My book group picked Citizen for the month of May. One unusually sunny April weekend day, I was bopping around Powell’s dreaming of leisurely summer reads when I came across Don’t Let Me Be Lonely (published in 2004) in the new books, used prices section. I noticed the subtitle is also “An American Lyric” and I thought, hmmm, I should read this one too and I should read it first. So, I did, and now I have less than a week to read the book we are actually discussing. This doesn’t worry me since I read Don’t Let Me Be Lonely in three days. I didn’t read it straight through, though. I would read a section, then close the book to catch my breathe before opening the book again to read more. The book is a co-mingling of words, images, and footnotes. I read them all together the first time through, then flipped back and looked at each separately. I got something different each time. The book begins like a simple diary, a recording of life events and that forms the backbone of the book, which dips into image, poem, spoken word, then back to diary. Rankine meditates on television violence, pharmaceuticals, depression, death, and history to show the consequences of fear: dark, pervasive loneliness. It is in the last pages where the book becomes most clearly metapoetic: “Sometimes you read something and a thought that was floating around in your veins reorganizes itself into the sentence that reflects it.” And this is the digression that saves you from being overcome by the dark truths in the book. Rankine writes, “In order from something to be handed over a hand must extend and a hand must receive. We must both be here in this world in this life in this place indicating the presence of.” Rankine suggests the possibility of art as perhaps not an antidote, but at least a respite to the pervasive loneliness that arises from the inevitability or death, especially in our modern world.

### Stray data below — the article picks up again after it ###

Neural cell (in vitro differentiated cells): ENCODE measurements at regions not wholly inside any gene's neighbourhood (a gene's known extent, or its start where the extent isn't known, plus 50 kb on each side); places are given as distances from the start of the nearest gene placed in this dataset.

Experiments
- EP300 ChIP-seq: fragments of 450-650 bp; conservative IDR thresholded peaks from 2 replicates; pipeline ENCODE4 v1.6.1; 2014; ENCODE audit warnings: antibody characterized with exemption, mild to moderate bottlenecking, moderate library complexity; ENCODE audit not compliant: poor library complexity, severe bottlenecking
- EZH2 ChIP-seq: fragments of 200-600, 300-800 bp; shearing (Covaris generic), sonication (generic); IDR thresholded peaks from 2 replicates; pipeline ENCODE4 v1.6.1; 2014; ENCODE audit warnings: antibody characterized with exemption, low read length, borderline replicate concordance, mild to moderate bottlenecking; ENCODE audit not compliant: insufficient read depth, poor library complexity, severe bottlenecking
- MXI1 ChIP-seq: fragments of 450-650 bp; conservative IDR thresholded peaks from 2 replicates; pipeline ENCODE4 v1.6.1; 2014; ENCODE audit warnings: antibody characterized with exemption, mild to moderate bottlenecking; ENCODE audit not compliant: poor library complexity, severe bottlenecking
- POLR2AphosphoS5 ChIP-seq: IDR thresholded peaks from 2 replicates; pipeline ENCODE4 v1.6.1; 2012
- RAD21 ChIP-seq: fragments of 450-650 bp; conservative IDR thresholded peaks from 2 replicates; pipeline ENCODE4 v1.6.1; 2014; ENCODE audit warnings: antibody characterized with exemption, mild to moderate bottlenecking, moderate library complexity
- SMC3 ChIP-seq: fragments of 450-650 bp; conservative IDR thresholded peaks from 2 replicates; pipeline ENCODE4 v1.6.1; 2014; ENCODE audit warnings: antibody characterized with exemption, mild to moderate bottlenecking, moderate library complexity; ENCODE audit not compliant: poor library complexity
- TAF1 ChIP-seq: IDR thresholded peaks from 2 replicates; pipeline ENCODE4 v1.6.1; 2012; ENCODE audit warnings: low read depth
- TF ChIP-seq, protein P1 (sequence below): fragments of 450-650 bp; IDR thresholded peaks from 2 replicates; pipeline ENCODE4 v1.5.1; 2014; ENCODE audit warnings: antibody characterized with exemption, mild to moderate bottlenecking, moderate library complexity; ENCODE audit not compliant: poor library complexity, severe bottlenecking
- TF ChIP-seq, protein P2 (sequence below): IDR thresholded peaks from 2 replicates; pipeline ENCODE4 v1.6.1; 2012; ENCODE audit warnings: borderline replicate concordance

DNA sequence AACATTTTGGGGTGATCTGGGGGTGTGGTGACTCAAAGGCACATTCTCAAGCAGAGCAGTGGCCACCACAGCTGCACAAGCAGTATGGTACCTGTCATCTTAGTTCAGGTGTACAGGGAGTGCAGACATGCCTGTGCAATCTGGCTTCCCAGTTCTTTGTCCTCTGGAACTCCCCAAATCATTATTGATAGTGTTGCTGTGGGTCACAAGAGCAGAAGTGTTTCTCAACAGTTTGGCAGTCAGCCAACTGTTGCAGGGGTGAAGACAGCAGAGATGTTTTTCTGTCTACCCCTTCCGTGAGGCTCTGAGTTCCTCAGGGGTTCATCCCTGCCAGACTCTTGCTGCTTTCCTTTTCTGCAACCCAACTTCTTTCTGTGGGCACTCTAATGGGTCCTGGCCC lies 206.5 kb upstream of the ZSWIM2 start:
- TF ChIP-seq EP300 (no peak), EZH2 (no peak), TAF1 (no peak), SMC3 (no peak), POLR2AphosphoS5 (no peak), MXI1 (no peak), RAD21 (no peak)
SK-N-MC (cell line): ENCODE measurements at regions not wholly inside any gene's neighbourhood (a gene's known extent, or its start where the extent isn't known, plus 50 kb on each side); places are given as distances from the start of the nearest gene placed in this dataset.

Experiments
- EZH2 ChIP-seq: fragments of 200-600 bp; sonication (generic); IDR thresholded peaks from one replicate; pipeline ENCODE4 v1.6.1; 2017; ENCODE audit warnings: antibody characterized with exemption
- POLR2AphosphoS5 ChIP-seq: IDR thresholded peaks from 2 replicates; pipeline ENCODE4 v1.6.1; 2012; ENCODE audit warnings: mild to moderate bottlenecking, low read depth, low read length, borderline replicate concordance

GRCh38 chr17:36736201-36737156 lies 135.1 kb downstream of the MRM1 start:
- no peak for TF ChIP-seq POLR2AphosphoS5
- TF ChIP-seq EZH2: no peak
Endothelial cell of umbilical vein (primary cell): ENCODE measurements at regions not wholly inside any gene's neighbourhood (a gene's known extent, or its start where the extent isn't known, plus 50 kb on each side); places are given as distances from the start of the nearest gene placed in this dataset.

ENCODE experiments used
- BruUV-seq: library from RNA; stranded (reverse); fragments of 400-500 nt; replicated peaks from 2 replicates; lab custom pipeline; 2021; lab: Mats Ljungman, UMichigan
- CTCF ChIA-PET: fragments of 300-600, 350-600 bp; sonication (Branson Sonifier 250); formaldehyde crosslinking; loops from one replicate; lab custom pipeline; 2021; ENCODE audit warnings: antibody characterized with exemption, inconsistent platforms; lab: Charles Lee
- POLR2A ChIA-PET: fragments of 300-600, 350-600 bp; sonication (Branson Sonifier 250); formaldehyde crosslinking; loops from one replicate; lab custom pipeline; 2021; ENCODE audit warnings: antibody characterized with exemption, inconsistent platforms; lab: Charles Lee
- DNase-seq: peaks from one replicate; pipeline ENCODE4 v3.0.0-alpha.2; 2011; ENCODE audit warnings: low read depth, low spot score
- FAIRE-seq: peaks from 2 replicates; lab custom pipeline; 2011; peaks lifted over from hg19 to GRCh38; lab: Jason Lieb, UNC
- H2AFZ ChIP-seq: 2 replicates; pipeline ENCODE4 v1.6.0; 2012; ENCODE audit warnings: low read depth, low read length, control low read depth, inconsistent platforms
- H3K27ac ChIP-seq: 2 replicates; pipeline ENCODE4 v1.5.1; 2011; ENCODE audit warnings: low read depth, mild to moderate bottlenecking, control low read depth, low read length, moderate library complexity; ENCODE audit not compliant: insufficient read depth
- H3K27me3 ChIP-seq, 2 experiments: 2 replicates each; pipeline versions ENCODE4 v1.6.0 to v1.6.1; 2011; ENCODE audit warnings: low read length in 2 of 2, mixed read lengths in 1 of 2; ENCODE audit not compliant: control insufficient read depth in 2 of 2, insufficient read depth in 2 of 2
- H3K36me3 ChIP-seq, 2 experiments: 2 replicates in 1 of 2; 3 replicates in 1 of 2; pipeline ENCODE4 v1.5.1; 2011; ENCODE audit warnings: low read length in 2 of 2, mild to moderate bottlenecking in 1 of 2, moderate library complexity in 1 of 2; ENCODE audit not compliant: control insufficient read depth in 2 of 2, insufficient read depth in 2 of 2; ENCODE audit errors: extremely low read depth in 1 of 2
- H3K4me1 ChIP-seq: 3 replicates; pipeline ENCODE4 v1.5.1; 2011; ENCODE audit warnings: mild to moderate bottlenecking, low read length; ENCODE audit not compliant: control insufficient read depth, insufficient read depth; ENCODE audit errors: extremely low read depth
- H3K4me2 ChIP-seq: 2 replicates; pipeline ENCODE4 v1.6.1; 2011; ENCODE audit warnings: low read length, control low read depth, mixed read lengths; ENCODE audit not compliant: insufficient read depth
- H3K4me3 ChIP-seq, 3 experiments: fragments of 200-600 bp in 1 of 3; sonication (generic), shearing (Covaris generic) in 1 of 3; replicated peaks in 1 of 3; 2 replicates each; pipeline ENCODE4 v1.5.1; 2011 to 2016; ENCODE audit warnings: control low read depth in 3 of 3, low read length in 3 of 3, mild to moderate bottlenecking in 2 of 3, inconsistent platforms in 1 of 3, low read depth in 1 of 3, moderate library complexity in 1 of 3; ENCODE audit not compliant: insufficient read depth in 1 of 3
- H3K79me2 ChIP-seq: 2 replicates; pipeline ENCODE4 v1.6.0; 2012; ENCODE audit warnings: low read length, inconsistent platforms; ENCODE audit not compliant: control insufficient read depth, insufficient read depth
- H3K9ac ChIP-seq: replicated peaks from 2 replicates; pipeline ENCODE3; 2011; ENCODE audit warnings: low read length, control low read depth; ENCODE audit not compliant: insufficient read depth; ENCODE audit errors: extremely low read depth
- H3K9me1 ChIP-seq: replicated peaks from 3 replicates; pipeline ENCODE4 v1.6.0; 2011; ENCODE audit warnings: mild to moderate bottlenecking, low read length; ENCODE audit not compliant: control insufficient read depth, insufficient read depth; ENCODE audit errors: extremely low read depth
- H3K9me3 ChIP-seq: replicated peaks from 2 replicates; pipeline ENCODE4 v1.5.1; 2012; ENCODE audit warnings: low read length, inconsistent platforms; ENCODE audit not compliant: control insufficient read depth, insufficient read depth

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Scene-a-day. Three prompts for the weekend!

I’m headed out into the woods this weekend, so I’m posting three prompts in advance! I will post the last prompt Monday morning, at which time we can commence with bragging about our beauteous scenes, our impressive word counts, and our writing calluses. Let’s do this. *offers hand for a rallying cheer


  1. Write a scene that takes place on an airplane.


Challenge: Include a rant.


  1. Write a scene where the character can’t sleep- revisits old memory.


Challenge: Have a memory moment include a middle school dance.


  1. Write a scene where the weather plays a prominent role.


Challenge: Focus on color.